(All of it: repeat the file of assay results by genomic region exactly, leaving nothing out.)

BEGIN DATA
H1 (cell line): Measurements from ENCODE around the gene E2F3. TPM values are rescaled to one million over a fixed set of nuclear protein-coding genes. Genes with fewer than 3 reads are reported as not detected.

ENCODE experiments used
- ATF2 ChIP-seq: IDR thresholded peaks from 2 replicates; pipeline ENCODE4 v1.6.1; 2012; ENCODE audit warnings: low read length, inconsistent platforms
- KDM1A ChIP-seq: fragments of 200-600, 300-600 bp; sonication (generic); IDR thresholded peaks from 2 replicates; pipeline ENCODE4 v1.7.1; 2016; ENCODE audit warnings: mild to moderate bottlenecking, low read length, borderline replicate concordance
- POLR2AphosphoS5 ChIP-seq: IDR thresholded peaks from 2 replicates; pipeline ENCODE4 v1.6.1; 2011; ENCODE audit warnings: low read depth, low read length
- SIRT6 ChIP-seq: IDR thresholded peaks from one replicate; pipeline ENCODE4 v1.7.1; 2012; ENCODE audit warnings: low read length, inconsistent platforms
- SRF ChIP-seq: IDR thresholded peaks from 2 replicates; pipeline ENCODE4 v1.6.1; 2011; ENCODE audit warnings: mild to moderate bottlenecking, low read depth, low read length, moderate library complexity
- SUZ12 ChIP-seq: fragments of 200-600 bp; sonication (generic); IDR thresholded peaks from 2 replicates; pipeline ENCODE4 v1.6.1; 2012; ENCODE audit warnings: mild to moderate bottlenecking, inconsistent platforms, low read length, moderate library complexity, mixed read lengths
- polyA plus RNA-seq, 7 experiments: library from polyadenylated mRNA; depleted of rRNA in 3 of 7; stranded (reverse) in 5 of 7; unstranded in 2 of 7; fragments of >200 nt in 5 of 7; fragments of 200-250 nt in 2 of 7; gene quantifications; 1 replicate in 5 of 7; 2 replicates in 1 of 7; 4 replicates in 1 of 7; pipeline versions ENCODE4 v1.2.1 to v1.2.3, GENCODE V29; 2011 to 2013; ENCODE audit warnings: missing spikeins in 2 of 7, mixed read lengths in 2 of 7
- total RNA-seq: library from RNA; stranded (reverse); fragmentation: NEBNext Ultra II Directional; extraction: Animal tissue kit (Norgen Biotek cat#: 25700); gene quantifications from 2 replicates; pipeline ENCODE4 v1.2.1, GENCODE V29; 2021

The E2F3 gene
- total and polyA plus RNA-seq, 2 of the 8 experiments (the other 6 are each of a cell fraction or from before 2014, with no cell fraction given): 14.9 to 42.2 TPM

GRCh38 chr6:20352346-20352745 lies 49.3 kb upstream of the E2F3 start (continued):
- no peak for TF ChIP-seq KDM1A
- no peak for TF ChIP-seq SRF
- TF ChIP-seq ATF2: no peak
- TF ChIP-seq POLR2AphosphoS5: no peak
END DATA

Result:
H1 (cell line): Measurements from ENCODE around the gene E2F3. TPM values are rescaled to one million over a fixed set of nuclear protein-coding genes. Genes with fewer than 3 reads are reported as not detected.

ENCODE experiments used
- ATF2 ChIP-seq: IDR thresholded peaks from 2 replicates; pipeline ENCODE4 v1.6.1; 2012; ENCODE audit warnings: low read length, inconsistent platforms
- KDM1A ChIP-seq: fragments of 200-600, 300-600 bp; sonication (generic); IDR thresholded peaks from 2 replicates; pipeline ENCODE4 v1.7.1; 2016; ENCODE audit warnings: mild to moderate bottlenecking, low read length, borderline replicate concordance
- POLR2AphosphoS5 ChIP-seq: IDR thresholded peaks from 2 replicates; pipeline ENCODE4 v1.6.1; 2011; ENCODE audit warnings: low read depth, low read length
- SIRT6 ChIP-seq: IDR thresholded peaks from one replicate; pipeline ENCODE4 v1.7.1; 2012; ENCODE audit warnings: low read length, inconsistent platforms
- SRF ChIP-seq: IDR thresholded peaks from 2 replicates; pipeline ENCODE4 v1.6.1; 2011; ENCODE audit warnings: mild to moderate bottlenecking, low read depth, low read length, moderate library complexity
- SUZ12 ChIP-seq: fragments of 200-600 bp; sonication (generic); IDR thresholded peaks from 2 replicates; pipeline ENCODE4 v1.6.1; 2012; ENCODE audit warnings: mild to moderate bottlenecking, inconsistent platforms, low read length, moderate library complexity, mixed read lengths
- polyA plus RNA-seq, 7 experiments: library from polyadenylated mRNA; depleted of rRNA in 3 of 7; stranded (reverse) in 5 of 7; unstranded in 2 of 7; fragments of >200 nt in 5 of 7; fragments of 200-250 nt in 2 of 7; gene quantifications; 1 replicate in 5 of 7; 2 replicates in 1 of 7; 4 replicates in 1 of 7; pipeline versions ENCODE4 v1.2.1 to v1.2.3, GENCODE V29; 2011 to 2013; ENCODE audit warnings: missing spikeins in 2 of 7, mixed read lengths in 2 of 7
- total RNA-seq: library from RNA; stranded (reverse); fragmentation: NEBNext Ultra II Directional; extraction: Animal tissue kit (Norgen Biotek cat#: 25700); gene quantifications from 2 replicates; pipeline ENCODE4 v1.2.1, GENCODE V29; 2021

The E2F3 gene
- total and polyA plus RNA-seq, 2 of the 8 experiments (the other 6 are each of a cell fraction or from before 2014, with no cell fraction given): 14.9 to 42.2 TPM

GRCh38 chr6:20352346-20352745 lies 49.3 kb upstream of the E2F3 start (continued):
- no peak for TF ChIP-seq KDM1A
- no peak for TF ChIP-seq SRF
- TF ChIP-seq ATF2: no peak
- TF ChIP-seq POLR2AphosphoS5: no peak